Microsoft Issues XML Fix to IE Patch

By Matthew Hicks  |  Posted 2004-02-06 Email Print this article Print
 
 
 
 
 
 
 

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Microsoft Corp. this week released a follow-on update to its earlier patch for an Internet Explorer spoofing vulnerability. The patch of a patch applies to Web sites and applications that make use of XMLHTTP authentication.

Microsoft Corp. this week released a follow-on update to its earlier patch for an Internet Explorer spoofing vulnerability.

The new update, released in a series of service packs on Thursday, fixes Microsoft Extensible Markup Language (MSXML) functionality so that it can work properly with the changes made in the IE security bulletin that Microsoft released on Monday. That IE update patched a hole that could let an attacker disguise a malicious URL as a legitimate one in the Web browser's address bar.

The new MSXML update specifically applies to Web sites and applications that make use of an XMLHTTP control for authentication in IE, said Mike Reavey, a Microsoft security program manager.

Monday's IE security update disallowed navigation to "username:password@host.com" URLs for XMLHTTP, but the new service packs provide new methods for authenticating.

Microsoft released the MSXML update, called a "Critical Update for Microsoft XML 3.0" in three different downloads: Service Pack 2, Service Pack 3 and Service Pack 4.

The update documentation said the MSXML updates support Windows 2000 Service Pack 2, Windows 2000 Service Pack 3, Windows 2000 Service Pack 4, Windows NT, Windows Server 2003 and Windows XP.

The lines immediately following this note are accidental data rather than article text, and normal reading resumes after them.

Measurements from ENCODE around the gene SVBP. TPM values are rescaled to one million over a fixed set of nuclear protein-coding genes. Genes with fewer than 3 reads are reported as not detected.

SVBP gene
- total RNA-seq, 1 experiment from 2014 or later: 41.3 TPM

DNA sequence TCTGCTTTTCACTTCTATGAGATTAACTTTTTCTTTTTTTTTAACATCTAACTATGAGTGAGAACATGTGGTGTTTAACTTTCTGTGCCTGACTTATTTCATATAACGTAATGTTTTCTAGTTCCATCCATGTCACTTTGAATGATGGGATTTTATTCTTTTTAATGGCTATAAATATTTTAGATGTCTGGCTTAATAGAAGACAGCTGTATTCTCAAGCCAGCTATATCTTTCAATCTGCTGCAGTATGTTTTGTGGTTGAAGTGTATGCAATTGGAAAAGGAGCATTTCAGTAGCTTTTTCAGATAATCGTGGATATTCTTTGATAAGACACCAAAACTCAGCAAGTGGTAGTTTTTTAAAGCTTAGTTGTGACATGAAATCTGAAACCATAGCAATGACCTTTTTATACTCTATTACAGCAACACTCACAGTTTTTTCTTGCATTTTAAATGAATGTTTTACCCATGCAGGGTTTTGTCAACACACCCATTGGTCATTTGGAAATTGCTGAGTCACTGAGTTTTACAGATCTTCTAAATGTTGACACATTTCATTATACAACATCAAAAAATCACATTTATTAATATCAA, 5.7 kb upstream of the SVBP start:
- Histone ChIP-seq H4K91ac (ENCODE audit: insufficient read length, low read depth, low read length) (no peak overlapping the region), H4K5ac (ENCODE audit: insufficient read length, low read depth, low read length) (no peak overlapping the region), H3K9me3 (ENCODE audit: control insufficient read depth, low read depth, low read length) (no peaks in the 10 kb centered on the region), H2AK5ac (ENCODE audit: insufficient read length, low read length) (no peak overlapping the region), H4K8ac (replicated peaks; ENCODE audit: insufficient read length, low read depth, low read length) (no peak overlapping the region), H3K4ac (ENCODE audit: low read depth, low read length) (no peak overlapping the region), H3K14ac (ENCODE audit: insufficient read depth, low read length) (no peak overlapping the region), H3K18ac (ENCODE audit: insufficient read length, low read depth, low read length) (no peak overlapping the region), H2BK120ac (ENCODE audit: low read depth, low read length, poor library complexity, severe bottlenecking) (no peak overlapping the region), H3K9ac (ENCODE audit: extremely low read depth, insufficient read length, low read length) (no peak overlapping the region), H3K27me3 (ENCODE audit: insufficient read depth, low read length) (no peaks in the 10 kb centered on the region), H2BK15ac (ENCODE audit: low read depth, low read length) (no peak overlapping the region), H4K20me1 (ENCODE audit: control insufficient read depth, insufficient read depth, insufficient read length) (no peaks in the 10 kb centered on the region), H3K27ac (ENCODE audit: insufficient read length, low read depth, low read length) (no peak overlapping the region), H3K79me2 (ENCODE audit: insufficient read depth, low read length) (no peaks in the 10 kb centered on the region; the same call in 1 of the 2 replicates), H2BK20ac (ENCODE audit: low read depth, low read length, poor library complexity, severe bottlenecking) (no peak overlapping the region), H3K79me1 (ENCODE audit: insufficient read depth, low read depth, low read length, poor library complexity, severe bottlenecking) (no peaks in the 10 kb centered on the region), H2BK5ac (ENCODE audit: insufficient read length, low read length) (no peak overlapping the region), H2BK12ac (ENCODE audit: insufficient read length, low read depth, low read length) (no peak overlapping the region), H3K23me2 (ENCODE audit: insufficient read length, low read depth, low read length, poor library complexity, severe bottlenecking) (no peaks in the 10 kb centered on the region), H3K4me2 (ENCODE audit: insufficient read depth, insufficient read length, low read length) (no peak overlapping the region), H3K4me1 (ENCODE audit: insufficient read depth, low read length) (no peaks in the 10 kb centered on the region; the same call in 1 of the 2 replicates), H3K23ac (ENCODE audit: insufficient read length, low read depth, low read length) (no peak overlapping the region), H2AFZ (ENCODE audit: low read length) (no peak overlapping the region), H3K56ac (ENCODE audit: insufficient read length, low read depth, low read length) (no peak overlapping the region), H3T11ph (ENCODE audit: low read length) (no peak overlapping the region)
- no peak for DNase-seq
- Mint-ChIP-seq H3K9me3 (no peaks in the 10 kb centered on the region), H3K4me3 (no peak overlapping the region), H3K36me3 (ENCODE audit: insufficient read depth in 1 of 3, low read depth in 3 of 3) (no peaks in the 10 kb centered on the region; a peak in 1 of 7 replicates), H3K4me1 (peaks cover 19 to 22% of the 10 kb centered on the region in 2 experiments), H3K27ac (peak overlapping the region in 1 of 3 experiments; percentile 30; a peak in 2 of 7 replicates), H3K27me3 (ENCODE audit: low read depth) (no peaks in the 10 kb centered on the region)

Matthew Hicks As an online reporter for eWEEK.com, Matt Hicks covers the fast-changing developments in Internet technologies. His coverage includes the growing field of Web conferencing software and services. With eight years as a business and technology journalist, Matt has gained insight into the market strategies of IT vendors as well as the needs of enterprise IT managers. He joined Ziff Davis in 1999 as a staff writer for the former Strategies section of eWEEK, where he wrote in-depth features about corporate strategies for e-business and enterprise software. In 2002, he moved to the News department at the magazine as a senior writer specializing in coverage of database software and enterprise networking. Later that year Matt started a yearlong fellowship in Washington, DC, after being awarded an American Political Science Association Congressional Fellowship for Journalist. As a fellow, he spent nine months working on policy issues, including technology policy, in for a Member of the U.S. House of Representatives. He rejoined Ziff Davis in August 2003 as a reporter dedicated to online coverage for eWEEK.com. Along with Web conferencing, he follows search engines, Web browsers, speech technology and the Internet domain-naming system.
 
 
 
 
 
























 
 
 
 
 
 

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